This article caught my eye because I used to work for CVS a few years ago, and being in technology the “Appleites” of the world wear on me at times. 🙂 (Don’t go getting the wrong impression, I think Apple makes a good product, it’s the cult-status that bothers me.) Scott’s article raises a good question, has Apple slipped into incremental growth mode, and Macbook Air isn’t the great innovation they described?

But beyond that, the CVS MinuteClinic caught my attention, and Scott’s description of its usefulness is right on! “When we describe MinuteClinic’s approach to the uninitiated, eyes immediately light up. Everyone has gone through the pain of sitting in the doctor’s office, surrounded by sick children, for two hours to confirm the condition they already know their child has” (¶ 6). We’ve all been there. But then my business juices got flowing, and I started thinking about how MinuteClinic could be taken to the next level.

How the MinuteClinic works is this: “MinuteClinic operates small kiosks in pharmacies. A nurse practitioner staffs the kiosk. The nurse practitioner can administer rules-based diagnostics for a range of everyday maladies like strep throat and pink eye. If the diagnostic shows you indeed have the malady, you get your prescription on the spot” (¶ 5).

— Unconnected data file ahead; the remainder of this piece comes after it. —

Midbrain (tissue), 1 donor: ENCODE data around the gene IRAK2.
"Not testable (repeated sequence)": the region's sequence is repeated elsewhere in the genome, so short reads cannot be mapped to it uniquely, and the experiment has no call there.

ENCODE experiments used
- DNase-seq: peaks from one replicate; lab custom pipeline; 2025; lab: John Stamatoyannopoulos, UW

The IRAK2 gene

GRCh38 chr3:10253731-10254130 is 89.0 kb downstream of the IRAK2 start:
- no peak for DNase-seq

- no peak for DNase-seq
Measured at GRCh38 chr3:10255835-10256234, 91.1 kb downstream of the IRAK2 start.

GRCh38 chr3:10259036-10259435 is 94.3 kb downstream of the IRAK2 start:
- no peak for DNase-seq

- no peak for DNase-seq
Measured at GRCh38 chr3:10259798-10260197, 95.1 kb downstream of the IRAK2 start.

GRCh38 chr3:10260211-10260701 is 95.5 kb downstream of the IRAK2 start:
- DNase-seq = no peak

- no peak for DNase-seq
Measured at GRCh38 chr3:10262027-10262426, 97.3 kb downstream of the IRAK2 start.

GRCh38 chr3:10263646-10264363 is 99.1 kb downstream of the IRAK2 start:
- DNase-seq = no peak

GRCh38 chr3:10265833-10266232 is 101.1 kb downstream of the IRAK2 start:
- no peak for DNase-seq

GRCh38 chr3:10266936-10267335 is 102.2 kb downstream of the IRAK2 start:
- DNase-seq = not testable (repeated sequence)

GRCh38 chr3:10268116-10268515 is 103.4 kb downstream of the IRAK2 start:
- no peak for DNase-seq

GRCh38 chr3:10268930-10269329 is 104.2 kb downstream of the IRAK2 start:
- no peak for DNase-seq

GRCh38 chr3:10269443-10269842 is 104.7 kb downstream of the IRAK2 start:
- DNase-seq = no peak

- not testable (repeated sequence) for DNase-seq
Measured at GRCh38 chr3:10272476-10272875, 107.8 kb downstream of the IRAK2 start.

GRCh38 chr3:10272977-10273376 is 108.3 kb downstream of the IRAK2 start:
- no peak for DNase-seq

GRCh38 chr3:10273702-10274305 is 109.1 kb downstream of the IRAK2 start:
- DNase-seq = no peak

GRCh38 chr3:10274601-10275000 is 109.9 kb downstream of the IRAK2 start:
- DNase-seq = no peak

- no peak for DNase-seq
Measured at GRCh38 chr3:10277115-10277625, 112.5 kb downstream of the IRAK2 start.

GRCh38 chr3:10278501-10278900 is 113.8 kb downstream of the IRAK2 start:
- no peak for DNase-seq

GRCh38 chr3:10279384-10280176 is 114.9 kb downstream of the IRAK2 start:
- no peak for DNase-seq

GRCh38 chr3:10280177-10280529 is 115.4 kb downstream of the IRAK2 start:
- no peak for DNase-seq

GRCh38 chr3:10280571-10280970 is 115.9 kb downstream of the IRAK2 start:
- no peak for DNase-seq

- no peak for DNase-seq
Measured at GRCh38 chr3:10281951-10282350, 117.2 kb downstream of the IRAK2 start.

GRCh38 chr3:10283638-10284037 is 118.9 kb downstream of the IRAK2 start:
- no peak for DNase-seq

When we visit a doctor’s office, we sit and describe the problem to the nurse, then again to the doctor. The doctor does a cursory examination (for those easy to diagnose and treat illnesses) and then gives us a prescription or a treatment regimen. What process took place at the doctor’s office that couldn’t be accomplished through the MinuteClinic? Suppose a nurse practitioner using a closed-circuit television or in person, talked with the patient, realized that the condition is beyond his or her normal diagnostic steps, and then transmitted the information gathered thus far to the patient’s regular physician (just like e-prescription requests are transmitted today). The physician then reviewed the nurse’s notes along with the complaint as described by the patient, and gave his or her diagnosis remotely. Why couldn’t, in certain circumstances, the physician prescribe a treatment or prescription without the need to actually see the patient? The physician could get paid a lesser fee since the amount of staff and personal time was reduced, the patient receives the prescription, treatment regimen as prescribed by the physician, or a message to come into the office, all while still in the pharmacy (assuming the staff at the physicians office are able to handle the requests in a timely manner). This allows the patient to deal with minor ailments more quickly, and cut down on the costs required to treat the patient.

Granted, the AMA and physicians will fight this as an encroachment on their doctor-patient relationship, but how many times do we just call a physician’s office, describe the symptoms to a nurse, and later that day pick up a prescription at the local pharmacy?

— Anthony, S. (2008, February 12). Is CVS Caremark Out-Innovating Apple? Harvard Business.